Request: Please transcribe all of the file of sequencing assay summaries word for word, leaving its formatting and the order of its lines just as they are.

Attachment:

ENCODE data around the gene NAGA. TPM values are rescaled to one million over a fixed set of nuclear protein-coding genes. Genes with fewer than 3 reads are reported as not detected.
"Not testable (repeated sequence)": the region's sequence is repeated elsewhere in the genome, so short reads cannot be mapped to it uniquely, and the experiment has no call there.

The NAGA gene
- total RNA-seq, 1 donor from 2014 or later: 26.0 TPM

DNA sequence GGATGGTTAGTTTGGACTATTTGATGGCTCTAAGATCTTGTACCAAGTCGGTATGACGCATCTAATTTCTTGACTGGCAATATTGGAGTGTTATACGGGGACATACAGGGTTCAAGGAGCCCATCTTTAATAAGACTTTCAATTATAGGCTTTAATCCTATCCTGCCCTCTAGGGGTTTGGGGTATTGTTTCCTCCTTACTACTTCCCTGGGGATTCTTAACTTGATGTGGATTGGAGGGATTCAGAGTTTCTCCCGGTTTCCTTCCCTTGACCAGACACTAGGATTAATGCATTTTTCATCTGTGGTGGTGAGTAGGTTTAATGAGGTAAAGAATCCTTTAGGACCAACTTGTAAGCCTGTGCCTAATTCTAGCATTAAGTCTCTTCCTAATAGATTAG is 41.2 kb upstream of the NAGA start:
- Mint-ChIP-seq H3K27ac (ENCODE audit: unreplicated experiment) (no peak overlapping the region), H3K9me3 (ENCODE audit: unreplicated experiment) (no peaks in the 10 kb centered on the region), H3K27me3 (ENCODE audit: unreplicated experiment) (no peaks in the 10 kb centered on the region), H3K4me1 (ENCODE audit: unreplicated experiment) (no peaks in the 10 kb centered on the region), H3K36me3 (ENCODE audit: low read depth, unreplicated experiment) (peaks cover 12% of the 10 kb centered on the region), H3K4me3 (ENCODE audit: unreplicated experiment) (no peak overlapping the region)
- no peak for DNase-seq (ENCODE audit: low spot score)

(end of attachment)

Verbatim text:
ENCODE data around the gene NAGA. TPM values are rescaled to one million over a fixed set of nuclear protein-coding genes. Genes with fewer than 3 reads are reported as not detected.
"Not testable (repeated sequence)": the region's sequence is repeated elsewhere in the genome, so short reads cannot be mapped to it uniquely, and the experiment has no call there.

The NAGA gene
- total RNA-seq, 1 donor from 2014 or later: 26.0 TPM

DNA sequence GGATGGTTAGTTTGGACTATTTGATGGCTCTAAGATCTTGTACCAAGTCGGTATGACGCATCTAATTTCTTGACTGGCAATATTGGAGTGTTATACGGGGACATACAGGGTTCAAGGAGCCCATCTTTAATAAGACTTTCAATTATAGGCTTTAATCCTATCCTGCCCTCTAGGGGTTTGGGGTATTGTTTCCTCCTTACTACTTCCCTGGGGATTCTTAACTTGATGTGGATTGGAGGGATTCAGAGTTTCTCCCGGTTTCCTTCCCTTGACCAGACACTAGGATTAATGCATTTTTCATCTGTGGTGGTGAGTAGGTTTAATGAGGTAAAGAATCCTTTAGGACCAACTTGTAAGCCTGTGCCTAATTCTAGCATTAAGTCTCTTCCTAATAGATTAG is 41.2 kb upstream of the NAGA start:
- Mint-ChIP-seq H3K27ac (ENCODE audit: unreplicated experiment) (no peak overlapping the region), H3K9me3 (ENCODE audit: unreplicated experiment) (no peaks in the 10 kb centered on the region), H3K27me3 (ENCODE audit: unreplicated experiment) (no peaks in the 10 kb centered on the region), H3K4me1 (ENCODE audit: unreplicated experiment) (no peaks in the 10 kb centered on the region), H3K36me3 (ENCODE audit: low read depth, unreplicated experiment) (peaks cover 12% of the 10 kb centered on the region), H3K4me3 (ENCODE audit: unreplicated experiment) (no peak overlapping the region)
- no peak for DNase-seq (ENCODE audit: low spot score)